Monday, April 22, 2019

Language Learning and Prediction in Infants: UBC Quinn Memorial by Richard Aslin

Photo of Dr Richard Aslin
Every year there is at least one lecture I eagerly await and look forward to, namely the Quinn Memorial Lecture Series. It has been my fifth attendance over the last six years, with my first one being Michael Gazzaniga’s exquisite lecture entitled Free Will and the Science of the Brain. Unfortunately, I had to miss last year’s lecture by Dr Robert T. Knight because the date and time interfered with my work schedule, but I had been luckier this time around.

Although it certainly did not look like it at first. The scheduled talk Learning and Attention in Infants: The Importance of Prediction in Development by Distinguished Scientist Richard Aslin was suddenly canceled and postponed to a later indefinite date. No reason nor future date were given at the time. Could it be that my brain would have to go two years in a row without the much needed and much desired annual adrenaline shot of knowledge?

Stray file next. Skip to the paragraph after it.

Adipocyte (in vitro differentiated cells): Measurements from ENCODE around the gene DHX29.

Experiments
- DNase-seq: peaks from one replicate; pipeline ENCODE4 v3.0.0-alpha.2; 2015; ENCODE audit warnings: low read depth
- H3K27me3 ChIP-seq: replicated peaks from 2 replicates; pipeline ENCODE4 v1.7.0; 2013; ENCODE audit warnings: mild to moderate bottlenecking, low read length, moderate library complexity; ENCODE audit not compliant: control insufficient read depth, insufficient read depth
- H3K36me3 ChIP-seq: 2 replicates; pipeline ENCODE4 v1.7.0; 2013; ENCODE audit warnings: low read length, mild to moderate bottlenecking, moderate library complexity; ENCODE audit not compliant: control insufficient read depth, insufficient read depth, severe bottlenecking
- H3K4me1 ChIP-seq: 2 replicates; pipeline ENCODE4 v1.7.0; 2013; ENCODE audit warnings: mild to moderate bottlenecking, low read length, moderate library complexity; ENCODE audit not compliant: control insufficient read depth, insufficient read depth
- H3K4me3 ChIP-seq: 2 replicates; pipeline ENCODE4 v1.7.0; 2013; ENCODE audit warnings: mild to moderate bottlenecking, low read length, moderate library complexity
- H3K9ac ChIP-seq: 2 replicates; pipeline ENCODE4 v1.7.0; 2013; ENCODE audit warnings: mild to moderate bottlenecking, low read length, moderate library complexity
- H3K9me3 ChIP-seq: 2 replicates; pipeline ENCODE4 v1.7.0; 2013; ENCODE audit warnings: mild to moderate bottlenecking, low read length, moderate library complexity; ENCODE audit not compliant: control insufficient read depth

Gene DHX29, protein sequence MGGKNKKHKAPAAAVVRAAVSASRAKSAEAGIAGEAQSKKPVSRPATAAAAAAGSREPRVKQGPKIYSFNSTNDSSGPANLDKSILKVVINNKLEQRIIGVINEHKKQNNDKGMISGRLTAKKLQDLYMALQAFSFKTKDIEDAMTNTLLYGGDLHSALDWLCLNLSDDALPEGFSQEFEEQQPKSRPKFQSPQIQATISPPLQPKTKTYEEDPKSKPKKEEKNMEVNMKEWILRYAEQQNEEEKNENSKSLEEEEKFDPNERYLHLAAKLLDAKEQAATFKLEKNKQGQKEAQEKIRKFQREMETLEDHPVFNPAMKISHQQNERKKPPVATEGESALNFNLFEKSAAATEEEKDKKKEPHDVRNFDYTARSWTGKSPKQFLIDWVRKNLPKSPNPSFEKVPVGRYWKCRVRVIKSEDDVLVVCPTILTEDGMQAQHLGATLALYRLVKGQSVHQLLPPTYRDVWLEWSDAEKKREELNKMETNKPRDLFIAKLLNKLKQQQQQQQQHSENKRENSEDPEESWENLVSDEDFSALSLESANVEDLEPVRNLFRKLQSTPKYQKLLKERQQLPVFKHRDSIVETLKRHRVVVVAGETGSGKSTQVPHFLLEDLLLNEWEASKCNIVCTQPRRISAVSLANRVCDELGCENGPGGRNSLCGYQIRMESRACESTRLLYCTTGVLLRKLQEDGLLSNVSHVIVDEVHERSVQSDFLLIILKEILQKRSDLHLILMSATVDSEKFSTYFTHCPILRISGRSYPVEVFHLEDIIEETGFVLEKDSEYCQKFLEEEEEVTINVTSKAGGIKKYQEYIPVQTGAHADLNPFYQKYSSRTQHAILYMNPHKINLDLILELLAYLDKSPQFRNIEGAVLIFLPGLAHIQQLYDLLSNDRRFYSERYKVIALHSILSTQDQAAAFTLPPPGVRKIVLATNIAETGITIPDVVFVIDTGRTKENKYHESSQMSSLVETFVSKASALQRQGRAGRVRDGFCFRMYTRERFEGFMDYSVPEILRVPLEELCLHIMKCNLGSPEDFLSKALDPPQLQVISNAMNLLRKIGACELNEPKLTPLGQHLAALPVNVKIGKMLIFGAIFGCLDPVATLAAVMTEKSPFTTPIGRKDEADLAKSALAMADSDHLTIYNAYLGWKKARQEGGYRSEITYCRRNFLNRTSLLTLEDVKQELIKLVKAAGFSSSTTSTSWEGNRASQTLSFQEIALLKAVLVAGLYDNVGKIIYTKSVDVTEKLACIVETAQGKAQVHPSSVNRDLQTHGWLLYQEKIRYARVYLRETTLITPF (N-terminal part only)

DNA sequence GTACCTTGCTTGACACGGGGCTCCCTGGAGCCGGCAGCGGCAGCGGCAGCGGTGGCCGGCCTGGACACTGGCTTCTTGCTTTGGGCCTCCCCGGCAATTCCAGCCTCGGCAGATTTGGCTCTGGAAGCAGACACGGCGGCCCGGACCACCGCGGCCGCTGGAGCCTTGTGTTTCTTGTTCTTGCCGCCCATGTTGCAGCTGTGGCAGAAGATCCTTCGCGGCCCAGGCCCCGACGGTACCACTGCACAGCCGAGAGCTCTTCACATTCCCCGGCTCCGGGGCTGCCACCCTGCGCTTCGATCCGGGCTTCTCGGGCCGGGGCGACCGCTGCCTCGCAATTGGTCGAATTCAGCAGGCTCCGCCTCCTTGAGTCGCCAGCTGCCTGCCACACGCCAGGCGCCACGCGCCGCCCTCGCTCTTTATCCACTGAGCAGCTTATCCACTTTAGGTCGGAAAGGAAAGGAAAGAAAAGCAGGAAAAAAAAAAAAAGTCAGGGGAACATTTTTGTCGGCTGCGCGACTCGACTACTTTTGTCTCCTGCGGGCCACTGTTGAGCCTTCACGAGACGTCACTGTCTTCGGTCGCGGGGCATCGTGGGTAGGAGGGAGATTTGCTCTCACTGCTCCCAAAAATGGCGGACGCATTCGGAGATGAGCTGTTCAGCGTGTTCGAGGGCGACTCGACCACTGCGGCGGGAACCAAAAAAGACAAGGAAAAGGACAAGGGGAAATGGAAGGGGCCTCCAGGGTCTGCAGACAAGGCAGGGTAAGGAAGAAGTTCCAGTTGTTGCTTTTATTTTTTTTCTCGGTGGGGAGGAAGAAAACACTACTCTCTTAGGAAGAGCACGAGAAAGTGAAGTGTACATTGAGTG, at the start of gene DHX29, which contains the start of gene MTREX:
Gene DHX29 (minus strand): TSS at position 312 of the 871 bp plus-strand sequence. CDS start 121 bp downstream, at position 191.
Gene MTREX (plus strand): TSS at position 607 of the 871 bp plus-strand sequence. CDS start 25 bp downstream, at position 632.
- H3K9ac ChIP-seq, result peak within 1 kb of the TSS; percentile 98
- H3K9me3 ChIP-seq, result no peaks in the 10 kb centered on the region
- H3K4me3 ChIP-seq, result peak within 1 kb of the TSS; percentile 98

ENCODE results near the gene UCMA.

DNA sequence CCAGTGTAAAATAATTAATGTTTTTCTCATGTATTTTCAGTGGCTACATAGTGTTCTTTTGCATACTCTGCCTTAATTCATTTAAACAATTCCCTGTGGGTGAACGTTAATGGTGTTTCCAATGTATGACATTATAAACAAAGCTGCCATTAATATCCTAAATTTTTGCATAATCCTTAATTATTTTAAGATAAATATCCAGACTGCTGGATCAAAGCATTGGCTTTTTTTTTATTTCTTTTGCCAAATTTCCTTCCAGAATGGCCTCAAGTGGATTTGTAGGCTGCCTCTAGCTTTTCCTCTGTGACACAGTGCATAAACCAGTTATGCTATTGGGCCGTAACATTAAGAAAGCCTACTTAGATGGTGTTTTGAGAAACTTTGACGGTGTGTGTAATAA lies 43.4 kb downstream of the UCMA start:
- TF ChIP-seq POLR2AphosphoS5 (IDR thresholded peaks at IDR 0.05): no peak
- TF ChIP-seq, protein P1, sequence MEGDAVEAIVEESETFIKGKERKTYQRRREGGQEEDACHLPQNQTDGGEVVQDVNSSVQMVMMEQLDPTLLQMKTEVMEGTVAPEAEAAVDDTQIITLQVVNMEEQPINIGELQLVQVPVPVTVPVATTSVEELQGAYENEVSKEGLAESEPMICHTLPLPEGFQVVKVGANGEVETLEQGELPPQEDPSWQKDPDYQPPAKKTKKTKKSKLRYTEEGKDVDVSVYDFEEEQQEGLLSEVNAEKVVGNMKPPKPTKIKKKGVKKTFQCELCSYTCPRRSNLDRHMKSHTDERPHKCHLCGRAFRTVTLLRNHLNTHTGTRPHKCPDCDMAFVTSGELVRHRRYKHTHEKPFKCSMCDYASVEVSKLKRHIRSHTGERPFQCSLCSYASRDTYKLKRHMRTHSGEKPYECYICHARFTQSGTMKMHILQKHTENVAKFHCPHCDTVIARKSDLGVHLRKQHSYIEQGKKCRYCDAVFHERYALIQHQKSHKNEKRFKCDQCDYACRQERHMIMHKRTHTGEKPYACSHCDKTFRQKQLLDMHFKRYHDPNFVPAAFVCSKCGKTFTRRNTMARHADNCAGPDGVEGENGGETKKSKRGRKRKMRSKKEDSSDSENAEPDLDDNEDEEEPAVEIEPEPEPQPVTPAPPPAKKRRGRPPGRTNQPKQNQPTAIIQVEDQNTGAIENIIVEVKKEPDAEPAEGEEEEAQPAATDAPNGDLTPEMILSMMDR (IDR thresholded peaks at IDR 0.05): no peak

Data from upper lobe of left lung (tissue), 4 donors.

Thank goodness, my worries were unfounded, and there I was seated upfront with my smartphone in hand to take notes in preparation for this blog post. I did not know what to expect and on paper, at least for me, the topic at hand about how infants learn language and make predictions about their surroundings did not have the similar emotional impact on me as did previous topics and titles of this wonderful series.

There was certainly nothing wrong with the subject, but for me personally, it came about a decade too late as my son has already taken his first steps into the preteen period. More importantly, I did not wish to hear in retrospect how I may have potentially failed him as a parent in terms of language learning and / or behavior.

Yet again for a second time, my worries were entirely unfounded. The talk itself was much more interesting and engaging than I had imagined. First, Dr. Aslin told us how infants learn through auditory statistical learning. This means that they break streams of words, which are for them initially nothing but random sounds, into auditory chunks, hence creating word boundaries.